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Book
xiv, 232 pages : illustrations, maps ; 22 cm.
  • List of Illustrations viii Series Editor s Preface ix Acknowledgments xi Timeline xii Introduction 1 Talking about Freedom 2 Scholars Weigh In 3 Why Revolution? 5 Comparing Capitalism and Socialism 8 Latin American Attitudes 12 1 Cuba through 1959 15 Colonial History 15 The Colony in the Republic 20 Revolution: A War, or a Process? 28 2 Experiments with Socialism 36 Analyzing the Situation: Economic Backwardness 37 The 1960s: Experimentation and the Great Debate 40 The 1970s: Institutionalization and the Soviet Model 45 Cuba in the 1970s: How it Worked 46 1986: Rectification 51 How Democratic was Cuban Socialism? 51 3 Relations with the United States 54 The United States and Cuba 55 In their Own Words: U.S. Policymakers Respond to Revolution 57 Covert War: Up to the Bay of Pigs 63 Covert War: After the Bay of Pigs 65 The Missile Crisis 68 After the Missile Crisis 70 The War Continues 72 4 Emigration and Internationalism 75 Miami 78 Beyond Miami 80 Cuba s Global Reach: Beyond the Cold War 81 Cuba and Black Internationalism 82 Cuba in Africa and Latin America 84 Civilian Aid Missions 86 5 Art, Culture, and Revolution 88 Literature 89 Film 94 Music 98 Sport 100 Dance 102 Food 103 Political Culture and Cultural Politics 105 6 Cuba Diversa 110 Race 110 Gender 116 Sexuality 119 Religion 123 7 The Special Period : Socialism on One Island 126 1993 95: Rapid ]Fire Reforms 126 Social Impact of the Market Reforms 130 Limits to Capitalism 132 Charting New Territory 134 Contradictions: Inequality and Jineterismo 135 Opting to Leave: The 1994 Exodus 138 Debate and its Limits during the 1990s 141 Debating Democracy 142 Limits to Debate 146 8 Cuba into the Twenty ]First Century 149 From Perfeccionamiento to Recentralization 150 Disillusionment 153 Cuba after Fidel: A New Era? 155 Civil Society into the New Century 159 U.S. Policy: The Bush Era 163 Cuba, Venezuela, and the ALBA 164 Barack Obama and Raul Castro: A New Relationship? 166 Analyzing the Changes 168 Conclusion 171 Glossary 174 Notes 177 Bibliography 198 Index 214.
  • (source: Nielsen Book Data)9781118942284 20160618
A fully-revised and updated new edition of a concise and insightful socio-historical analysis of the Cuban revolution, and the course it took over five and a half decades. * Now available in a fully-revised second edition, including new material to add to the book s coverage of Cuba over the past decade under Raul Castro * All of the existing chapters have been updated to reflect recent scholarship * Balances social and historical insight into the revolution with economic and political analysis extending into the twenty-first century * Juxtaposes U.S. and Cuban perspectives on the historical impact of the revolution, engaging and debunking the myths and preconceptions surrounding one of the most formative political events of the twentieth century * Incorporates more student-friendly features such as a timeline and glossary.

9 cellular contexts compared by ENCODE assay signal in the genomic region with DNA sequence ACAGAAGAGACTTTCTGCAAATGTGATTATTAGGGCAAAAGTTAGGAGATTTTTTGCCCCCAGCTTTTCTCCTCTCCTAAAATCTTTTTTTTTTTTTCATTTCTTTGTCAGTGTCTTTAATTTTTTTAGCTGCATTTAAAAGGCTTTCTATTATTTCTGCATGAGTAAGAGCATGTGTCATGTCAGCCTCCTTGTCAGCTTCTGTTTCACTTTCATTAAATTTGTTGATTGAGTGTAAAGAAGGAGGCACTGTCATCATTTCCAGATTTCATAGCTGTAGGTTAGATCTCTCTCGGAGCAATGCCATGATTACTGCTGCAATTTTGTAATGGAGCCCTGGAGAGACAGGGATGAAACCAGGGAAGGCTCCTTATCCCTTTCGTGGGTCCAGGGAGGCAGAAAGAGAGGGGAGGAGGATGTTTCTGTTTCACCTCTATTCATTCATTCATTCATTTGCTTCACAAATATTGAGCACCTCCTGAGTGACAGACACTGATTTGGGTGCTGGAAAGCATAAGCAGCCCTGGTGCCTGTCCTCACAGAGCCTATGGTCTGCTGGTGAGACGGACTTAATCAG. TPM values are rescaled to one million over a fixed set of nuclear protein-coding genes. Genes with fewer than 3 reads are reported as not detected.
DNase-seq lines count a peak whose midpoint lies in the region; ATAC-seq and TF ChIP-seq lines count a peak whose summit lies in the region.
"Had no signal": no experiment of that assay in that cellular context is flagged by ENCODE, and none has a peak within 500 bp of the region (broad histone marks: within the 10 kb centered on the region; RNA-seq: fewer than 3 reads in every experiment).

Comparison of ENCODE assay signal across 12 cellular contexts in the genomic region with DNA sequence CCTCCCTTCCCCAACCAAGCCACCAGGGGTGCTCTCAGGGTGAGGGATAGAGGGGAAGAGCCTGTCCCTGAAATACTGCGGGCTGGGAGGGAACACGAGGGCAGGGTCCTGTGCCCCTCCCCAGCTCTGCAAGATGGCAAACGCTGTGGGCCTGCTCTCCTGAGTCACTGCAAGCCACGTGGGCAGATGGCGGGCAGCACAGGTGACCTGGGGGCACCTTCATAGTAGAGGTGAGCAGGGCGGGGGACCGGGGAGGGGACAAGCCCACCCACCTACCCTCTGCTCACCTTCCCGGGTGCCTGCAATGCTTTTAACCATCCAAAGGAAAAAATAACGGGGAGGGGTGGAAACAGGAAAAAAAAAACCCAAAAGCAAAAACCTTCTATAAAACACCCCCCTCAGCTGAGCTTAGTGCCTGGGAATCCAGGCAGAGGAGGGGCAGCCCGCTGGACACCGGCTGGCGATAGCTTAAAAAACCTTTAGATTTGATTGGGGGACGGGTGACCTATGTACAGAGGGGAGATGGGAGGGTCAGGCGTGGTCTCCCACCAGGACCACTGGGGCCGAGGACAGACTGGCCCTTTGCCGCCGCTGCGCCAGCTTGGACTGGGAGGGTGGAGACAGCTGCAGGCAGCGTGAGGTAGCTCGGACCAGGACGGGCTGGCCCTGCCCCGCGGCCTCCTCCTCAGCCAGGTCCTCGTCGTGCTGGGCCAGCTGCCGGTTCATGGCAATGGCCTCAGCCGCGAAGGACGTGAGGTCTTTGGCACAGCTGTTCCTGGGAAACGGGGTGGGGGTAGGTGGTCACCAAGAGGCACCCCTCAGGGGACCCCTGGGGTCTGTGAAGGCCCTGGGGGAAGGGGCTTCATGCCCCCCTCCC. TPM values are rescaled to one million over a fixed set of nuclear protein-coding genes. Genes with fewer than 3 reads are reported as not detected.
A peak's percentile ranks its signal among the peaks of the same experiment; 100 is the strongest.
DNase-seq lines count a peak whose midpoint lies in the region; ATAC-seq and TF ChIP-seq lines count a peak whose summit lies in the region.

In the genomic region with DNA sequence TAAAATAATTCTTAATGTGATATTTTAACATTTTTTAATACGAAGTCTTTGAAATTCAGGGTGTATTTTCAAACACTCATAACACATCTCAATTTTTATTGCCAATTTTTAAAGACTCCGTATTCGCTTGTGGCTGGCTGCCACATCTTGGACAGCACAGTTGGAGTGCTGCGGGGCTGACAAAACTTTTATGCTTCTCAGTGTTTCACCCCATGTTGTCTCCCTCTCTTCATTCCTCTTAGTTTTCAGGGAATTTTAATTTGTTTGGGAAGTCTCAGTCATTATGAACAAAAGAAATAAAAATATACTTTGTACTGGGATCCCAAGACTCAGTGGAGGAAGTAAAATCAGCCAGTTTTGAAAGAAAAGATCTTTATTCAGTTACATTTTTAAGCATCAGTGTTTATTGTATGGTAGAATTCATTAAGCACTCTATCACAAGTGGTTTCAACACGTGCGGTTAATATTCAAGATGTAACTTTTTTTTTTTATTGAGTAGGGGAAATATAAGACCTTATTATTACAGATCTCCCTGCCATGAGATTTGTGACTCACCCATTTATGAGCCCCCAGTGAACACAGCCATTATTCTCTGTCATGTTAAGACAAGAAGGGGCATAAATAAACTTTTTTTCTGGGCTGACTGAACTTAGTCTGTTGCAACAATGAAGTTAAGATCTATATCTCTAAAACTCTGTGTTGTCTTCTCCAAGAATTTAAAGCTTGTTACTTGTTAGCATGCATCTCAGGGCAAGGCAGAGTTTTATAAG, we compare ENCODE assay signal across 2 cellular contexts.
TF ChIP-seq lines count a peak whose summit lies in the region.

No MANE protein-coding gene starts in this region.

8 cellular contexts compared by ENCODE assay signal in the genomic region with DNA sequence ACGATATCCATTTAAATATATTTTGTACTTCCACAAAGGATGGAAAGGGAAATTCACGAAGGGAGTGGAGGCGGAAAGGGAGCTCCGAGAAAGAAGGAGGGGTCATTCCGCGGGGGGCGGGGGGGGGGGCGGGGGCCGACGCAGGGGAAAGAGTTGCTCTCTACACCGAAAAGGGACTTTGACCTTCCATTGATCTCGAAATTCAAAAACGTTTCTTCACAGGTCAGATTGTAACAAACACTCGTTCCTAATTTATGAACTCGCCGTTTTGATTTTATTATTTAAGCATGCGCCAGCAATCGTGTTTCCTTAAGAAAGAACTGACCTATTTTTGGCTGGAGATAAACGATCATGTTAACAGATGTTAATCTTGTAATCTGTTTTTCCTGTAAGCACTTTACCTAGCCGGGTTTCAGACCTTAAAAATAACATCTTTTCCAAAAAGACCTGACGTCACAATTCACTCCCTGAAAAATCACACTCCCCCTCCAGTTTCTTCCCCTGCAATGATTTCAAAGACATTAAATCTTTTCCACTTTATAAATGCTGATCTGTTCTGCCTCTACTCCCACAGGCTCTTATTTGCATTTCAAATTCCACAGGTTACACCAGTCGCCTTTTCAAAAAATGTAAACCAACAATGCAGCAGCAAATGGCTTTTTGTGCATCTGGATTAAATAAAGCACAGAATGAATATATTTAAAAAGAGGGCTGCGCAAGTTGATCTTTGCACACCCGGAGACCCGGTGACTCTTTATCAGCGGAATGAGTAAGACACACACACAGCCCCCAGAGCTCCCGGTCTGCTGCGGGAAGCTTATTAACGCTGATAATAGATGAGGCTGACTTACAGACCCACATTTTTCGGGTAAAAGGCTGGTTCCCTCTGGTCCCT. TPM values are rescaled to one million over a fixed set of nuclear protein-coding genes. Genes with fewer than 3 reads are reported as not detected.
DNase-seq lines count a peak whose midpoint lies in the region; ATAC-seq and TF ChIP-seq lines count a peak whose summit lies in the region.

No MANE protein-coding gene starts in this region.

(source: Nielsen Book Data)9781118942284 20160618
Green Library
HISTORY-178-01, HISTORY 78-01
Book
xxii, 311 p. : ill., maps ; 24 cm.
" An illuminating study of an important actor in a decisive moment of Chilean history, and a valuable and original contribution to Latin American history and politics and women's studies, which both presents new information and explores significant theoretical issues." -Peter Winn, Tufts University When over five thousand women took to the streets of Santiago to protest Salvador Allende's Popular Unity government on December 1, 1971, their March of the Empty Pots and Pans signaled the beginning of a mass opposition movement and prompted the later formation of Feminine Power, a multi-class organization that played a critical role in paving the way for the military coup in 1973. Drawing on extensive interviews with leaders and participants, Margaret Power tells the story of these right-wing women, examining their motives, the tactics they employed, and the impact of their ideas and activity on Chilean society and politics. The ability of the right to exploit established ideas about gender, Power argues, was key to the opposition's success, and she explores how conservatives appealed to women as wives and mothers to mobilize them.Power also pays attention to the earlier history of these efforts, including the formation of Women's Action of Chile in 1963, and to the support provided by the U. S. government. The epilogue examines right-wing women's reactions to the arrest of Augusto Pinochet in 1998 and their role in the elections of 2000. By focusing on the women who opposed Allende and supported Pinochet, this book offers a fresh look at the complex dynamics of Chilean politics in the last half of the twentieth century.
(source: Nielsen Book Data)9780271021959 20160528
This is the story of the formation of Feminine Power, an organization formed in the wake of a five thousand strong female protest against Allende's popular unity government in 1971. It looks at these right-wing women, their motives and tactics and their impact on Chilean politics.
(source: Nielsen Book Data)9780271021744 20160528
Green Library
HISTORY-178-01, HISTORY 78-01
Book
255 p. ; 22 cm.
Green Library
HISTORY-178-01, HISTORY 78-01